La Boca Latino Bar, Pavilion
La Boca Latino Bar KL
Words: Monica Tindall Photos: Rich Callahan
Since our beloved Casa Latina, La Mexicana and El Maiz restaurants have closed down we’ve been hard-pressed to find authentic Latin American food in Kuala Lumpur. This week, however, we find comfort in a staple, a tried and trusted spot that has stood the test of time, La Boca Latino Bar in Pavilion. This restaurant and watering hole holds claim to no single country but instead dedicates its menu to the entire South and Central American regions.
La Boca Latino Bar Pavilion
La Boca Latino Bar in Pavilion always seems to have an upbeat vibe no matter what time of day we enter. In part, this is due to the vibrant wall murals, which mirror the colourful streets of its namesake. A barrio of the Argentine capital of Buenos Aires, La Boca, is home to a profusion of immigrants and artisans. The primary colours are bright and cheerful; a perfect preparation for the fiesta of flavours to come. On top of that, toe-tapping Latin dance hits make me want to swing my hips and add in a little shoulder shimmy before sliding into a seat.
La Boca Latino Bar Menu
In addition to offering Mexican favourites such as nachos and fajitas, the menu at La Boca Latino Bar pushes further south to explore the wonderous cuisine of Central and South America. We’ve timed our visit with the introduction of a host of new recipes by Chef Aravindh, who has been with La Boca Latino Bar since opening in 2012. We’re especially thrilled about the incorporation of more Hispanic street food. But first, beverages…
Drinks at Pavilion KL
We start our afternoon with an elegant classic from Peru, a Pisco Sour (RM35). Based on the grape spirit by the same name, the double shot of pisco is shaken together with lime, simple syrup and egg white. Knowing the sweet tooth local culture, I ask for less sugar. The bartender listens, and the sharp bite of tropical citrus is smoothed over by the frothy egg top. It makes a great aperitif, stimulating the appetite as we drool over La Boca’s new menu.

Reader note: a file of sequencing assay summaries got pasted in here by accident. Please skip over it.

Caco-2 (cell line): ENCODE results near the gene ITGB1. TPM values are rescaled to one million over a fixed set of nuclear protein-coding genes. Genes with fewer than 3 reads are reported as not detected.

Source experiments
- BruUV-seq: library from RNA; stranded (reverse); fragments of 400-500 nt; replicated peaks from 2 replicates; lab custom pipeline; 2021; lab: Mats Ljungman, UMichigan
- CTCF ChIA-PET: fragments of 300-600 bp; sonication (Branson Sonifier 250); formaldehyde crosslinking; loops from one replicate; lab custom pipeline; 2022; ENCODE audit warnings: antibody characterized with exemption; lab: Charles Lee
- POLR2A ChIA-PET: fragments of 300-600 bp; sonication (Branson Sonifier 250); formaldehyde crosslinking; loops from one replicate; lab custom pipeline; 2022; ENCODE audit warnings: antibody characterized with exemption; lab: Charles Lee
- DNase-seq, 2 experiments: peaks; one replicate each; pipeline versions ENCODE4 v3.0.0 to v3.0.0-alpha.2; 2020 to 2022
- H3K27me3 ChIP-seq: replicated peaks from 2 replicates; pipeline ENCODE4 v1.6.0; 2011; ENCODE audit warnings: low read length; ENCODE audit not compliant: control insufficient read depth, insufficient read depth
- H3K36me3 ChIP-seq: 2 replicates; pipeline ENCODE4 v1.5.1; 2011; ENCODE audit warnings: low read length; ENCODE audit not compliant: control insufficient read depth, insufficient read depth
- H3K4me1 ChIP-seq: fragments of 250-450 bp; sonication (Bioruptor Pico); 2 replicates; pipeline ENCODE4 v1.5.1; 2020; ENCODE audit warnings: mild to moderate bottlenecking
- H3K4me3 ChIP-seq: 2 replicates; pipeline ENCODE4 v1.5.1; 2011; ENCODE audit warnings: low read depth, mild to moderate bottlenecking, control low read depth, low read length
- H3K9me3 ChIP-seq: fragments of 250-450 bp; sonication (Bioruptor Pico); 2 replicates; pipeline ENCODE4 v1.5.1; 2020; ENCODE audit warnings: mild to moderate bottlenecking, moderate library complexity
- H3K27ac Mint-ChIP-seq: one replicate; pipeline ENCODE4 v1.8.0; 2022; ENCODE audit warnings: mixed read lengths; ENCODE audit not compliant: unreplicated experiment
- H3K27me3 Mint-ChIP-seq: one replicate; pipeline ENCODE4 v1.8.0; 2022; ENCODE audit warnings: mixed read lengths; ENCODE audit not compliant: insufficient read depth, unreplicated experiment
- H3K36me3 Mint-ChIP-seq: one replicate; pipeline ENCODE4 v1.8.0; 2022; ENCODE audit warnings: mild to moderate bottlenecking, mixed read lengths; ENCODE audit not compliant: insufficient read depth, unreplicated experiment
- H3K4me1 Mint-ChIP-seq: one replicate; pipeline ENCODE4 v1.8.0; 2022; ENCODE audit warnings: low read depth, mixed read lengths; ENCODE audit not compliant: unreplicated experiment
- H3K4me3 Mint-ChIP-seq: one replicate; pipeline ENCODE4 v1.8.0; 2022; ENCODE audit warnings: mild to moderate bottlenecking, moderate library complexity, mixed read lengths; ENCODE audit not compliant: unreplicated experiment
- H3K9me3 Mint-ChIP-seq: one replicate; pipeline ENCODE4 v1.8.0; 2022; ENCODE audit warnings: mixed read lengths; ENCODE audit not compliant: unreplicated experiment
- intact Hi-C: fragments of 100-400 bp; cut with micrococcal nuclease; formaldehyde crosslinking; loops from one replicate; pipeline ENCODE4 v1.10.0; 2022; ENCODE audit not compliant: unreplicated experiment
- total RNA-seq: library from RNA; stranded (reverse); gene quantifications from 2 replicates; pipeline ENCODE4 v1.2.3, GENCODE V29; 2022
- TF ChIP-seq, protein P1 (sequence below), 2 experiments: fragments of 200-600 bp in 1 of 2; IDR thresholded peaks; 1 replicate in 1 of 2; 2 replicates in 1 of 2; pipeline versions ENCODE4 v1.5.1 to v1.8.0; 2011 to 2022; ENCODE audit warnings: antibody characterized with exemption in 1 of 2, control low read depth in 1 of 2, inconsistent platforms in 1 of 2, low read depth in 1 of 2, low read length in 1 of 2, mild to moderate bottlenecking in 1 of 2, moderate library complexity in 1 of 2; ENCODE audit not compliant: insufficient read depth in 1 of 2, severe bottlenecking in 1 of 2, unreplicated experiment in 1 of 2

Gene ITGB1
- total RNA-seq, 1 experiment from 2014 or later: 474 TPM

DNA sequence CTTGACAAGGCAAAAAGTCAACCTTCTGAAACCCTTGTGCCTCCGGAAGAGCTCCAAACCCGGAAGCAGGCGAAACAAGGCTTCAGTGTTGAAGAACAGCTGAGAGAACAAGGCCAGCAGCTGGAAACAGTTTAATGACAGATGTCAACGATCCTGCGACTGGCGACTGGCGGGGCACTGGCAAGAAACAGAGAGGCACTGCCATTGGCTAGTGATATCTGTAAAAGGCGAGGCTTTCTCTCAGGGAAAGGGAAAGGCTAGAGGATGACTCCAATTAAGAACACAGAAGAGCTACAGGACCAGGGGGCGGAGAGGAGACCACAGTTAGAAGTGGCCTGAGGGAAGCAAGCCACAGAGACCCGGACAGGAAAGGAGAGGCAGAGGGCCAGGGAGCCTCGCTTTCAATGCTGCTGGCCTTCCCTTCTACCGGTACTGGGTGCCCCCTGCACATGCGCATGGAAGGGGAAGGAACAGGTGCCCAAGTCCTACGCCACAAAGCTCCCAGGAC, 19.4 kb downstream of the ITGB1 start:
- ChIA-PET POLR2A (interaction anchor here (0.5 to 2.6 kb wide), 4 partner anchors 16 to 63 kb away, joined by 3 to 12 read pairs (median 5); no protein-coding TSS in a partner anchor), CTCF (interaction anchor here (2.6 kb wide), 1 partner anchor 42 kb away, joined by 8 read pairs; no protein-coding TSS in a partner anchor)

Palates whet and food orders in, we look for something to take us through the rest of the meal. We can’t go past, Guarapita (RM35), a beloved Venezuelan punch of rum and passionfruit. What’s even better is that we can get two for the price of one daily between 3 and 6 pm. Otra, por favor!
Mexican Street Food
Mole Fries (RM18) makes a fine introduction to La Boca’s Mexican street food menu. Thin potato fries are topped with a traditional sauce from Oaxaca, mole negro. With chocolate and ancho chilli as the foundation, the sauce is a deep, dark brown with rustic appeal. Lastly, salted feta, cream and pickled onions break apart its depths, encouraging us to continue digging in.